Conservatives face defeat in bellwether swing seat

CORBY, England Wed Nov 14, 2012 11:39pm GMT

Britain's Prime Minister David Cameron waits to greet his counterpart from Thailand, Yingluck Shinawatra, as she arrives for a meeting at 10 Downing Street in London November 14, 2012. REUTERS/Andrew Winning

Britain's Prime Minister David Cameron waits to greet his counterpart from Thailand, Yingluck Shinawatra, as she arrives for a meeting at 10 Downing Street in London November 14, 2012.

Credit: Reuters/Andrew Winning

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CORBY, England (Reuters) - The Conservatives are expected to lose the bellwether seat of Corby in a parliamentary by-election on Thursday as voters register a protest against austerity and economic malaise.

Corby has voted for the winning party in every general election since 1983, making the one-off vote, triggered by the resignation of Conservative lawmaker and chick-lit author Louise Mensch, an important political marker.

Prime Minister David Cameron's Conservatives are defending a slim 3.6 percentage point majority from the last election in 2010 over a Labour opposition who have surged ahead in national opinion polls.

Commentators say a defeat, although insignificant in parliamentary numbers, could indicate more than just the traditional mid-term dip for the ruling party, and betray an underlying disillusionment that Cameron may struggle to overcome in the run-up to the 2015 election.

"I feel totally let down by the government," Judy Harper, 67, who works part-time in a clothes shop in the village of Oundle, told Reuters. She said she would vote Conservative as she always did, but that she felt it was a wasted vote.

"I reckon Andy Sawford (the Labour candidate) will win it."

Cameron and his Lib Dem coalition partners promised to deal with Britain's record budget deficit and trigger a sustained economic recovery when they took over from Labour after the last full parliamentary election in 2010.

But the sluggishness of the recovery and sweeping tax rises and spending cuts have hit households hard.

The seat of Corby and East Northamptonshire, divided between a working-class city centre that leans towards Labour and the staunchly Conservative affluent villages that surround it, has felt its share of pain.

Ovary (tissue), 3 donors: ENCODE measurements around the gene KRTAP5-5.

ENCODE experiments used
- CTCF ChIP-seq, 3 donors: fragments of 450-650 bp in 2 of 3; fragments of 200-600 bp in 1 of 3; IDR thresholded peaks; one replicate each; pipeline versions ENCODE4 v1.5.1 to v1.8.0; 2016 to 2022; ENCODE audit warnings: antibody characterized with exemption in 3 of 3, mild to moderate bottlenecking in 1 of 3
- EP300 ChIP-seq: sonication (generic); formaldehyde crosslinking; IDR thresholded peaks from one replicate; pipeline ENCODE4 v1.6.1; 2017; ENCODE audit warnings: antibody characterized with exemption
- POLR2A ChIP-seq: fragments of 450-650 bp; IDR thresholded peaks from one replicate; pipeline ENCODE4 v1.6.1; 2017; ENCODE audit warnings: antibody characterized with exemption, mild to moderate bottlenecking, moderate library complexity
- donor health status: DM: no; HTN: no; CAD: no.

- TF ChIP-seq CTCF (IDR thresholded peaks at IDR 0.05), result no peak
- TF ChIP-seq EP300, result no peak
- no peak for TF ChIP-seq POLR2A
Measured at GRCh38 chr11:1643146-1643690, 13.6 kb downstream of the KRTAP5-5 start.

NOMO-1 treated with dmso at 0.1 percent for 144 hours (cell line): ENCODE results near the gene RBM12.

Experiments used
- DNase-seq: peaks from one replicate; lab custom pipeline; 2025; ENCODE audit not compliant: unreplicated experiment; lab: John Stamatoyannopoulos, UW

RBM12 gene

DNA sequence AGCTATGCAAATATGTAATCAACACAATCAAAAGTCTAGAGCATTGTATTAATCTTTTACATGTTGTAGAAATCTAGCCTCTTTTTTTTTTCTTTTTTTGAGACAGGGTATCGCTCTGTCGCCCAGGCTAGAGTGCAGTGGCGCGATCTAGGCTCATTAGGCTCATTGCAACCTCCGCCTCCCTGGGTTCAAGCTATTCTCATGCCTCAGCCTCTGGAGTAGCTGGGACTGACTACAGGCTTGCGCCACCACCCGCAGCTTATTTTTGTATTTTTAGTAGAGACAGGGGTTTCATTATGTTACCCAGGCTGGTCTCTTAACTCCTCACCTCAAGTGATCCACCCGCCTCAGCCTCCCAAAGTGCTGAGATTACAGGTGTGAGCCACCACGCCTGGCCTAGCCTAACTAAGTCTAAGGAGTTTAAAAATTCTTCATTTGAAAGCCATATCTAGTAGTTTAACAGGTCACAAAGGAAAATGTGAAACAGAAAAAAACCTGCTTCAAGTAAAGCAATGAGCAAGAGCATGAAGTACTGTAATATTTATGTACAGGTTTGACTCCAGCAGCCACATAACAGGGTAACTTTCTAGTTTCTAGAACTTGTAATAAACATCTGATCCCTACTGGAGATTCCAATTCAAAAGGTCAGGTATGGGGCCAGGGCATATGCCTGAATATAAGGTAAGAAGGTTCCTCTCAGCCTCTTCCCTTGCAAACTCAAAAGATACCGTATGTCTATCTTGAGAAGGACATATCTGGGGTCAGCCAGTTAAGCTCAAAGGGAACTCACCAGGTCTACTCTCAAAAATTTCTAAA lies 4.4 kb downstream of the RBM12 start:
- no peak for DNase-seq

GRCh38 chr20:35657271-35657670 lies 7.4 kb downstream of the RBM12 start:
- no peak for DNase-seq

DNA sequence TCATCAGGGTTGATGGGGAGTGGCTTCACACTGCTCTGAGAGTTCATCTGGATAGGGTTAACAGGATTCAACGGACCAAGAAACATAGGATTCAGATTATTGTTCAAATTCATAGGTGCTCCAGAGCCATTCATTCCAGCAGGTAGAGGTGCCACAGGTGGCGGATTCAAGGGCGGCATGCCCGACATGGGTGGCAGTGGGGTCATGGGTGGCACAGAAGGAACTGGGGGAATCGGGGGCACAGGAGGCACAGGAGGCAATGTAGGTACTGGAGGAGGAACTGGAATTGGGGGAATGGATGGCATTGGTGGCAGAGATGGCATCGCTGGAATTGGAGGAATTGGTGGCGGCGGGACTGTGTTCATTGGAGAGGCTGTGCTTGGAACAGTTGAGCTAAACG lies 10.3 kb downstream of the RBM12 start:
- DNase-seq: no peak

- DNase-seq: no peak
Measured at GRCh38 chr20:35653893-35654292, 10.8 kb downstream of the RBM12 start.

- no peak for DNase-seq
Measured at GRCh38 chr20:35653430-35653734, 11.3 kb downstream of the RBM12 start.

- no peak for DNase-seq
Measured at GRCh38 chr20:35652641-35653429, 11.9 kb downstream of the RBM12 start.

UNEMPLOYMENT AND REPOSSESSIONS

The area has struggled to recover from the closure of a big steelworks 34 years ago, with youth unemployment and repossession of homes well above the national average.

Recent investment has funded a new library and swimming pool but the main shopping area is full of pound shops, pawnbrokers and job centres.

A poll commissioned by Conservative Party grandee Michael Ashcroft last month put Labour on course for a big win in Corby with a 22-point lead over the Conservatives.

The pollsters said the swing would translate into a significant overall majority for Labour if repeated at a general election.

Taking a quick break from the campaign trail in a café in Oundle, a village of thatched roofs built alongside one of Britain's oldest private schools, Conservative candidate Christine Emmett said she remained optimistic about the vote.

She batted aside questions about what the impact of a defeat would be for the party, saying: "I don't believe we're going to lose."

At the busy campaign centre for the eurosceptic UK Independence Party (UKIP) in Corby city centre, candidate Margot Parker said she was taking advantage of disenchantment with the big parties.

"People are telling me: ‘It doesn't matter who we vote for, we get the same'," she said.

It is the first time UKIP have stood in Corby and pundits will watch closely to see what damage they do to the Conservative vote.

"We've started from nothing here and whatever we've built up will be phenomenal. It's a rolling ball, we've gathered momentum," Parker said. "It could be a good mid-term kicking for the coalition."

(Editing by Matt Falloon and Kevin Liffey)

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